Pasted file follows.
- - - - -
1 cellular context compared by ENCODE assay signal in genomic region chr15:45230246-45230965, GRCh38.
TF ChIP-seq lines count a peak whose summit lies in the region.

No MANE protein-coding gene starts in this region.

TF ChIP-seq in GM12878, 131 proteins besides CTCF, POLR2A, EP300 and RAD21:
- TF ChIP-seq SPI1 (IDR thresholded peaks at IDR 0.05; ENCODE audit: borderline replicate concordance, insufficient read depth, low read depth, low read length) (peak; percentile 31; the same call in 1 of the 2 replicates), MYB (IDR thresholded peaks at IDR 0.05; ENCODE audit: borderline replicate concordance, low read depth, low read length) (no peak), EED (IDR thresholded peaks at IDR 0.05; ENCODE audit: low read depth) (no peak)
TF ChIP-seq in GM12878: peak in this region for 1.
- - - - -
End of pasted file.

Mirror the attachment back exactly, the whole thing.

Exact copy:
1 cellular context compared by ENCODE assay signal in genomic region chr15:45230246-45230965, GRCh38.
TF ChIP-seq lines count a peak whose summit lies in the region.

No MANE protein-coding gene starts in this region.

TF ChIP-seq in GM12878, 131 proteins besides CTCF, POLR2A, EP300 and RAD21:
- TF ChIP-seq SPI1 (IDR thresholded peaks at IDR 0.05; ENCODE audit: borderline replicate concordance, insufficient read depth, low read depth, low read length) (peak; percentile 31; the same call in 1 of the 2 replicates), MYB (IDR thresholded peaks at IDR 0.05; ENCODE audit: borderline replicate concordance, low read depth, low read length) (no peak), EED (IDR thresholded peaks at IDR 0.05; ENCODE audit: low read depth) (no peak)
TF ChIP-seq in GM12878: peak in this region for 1.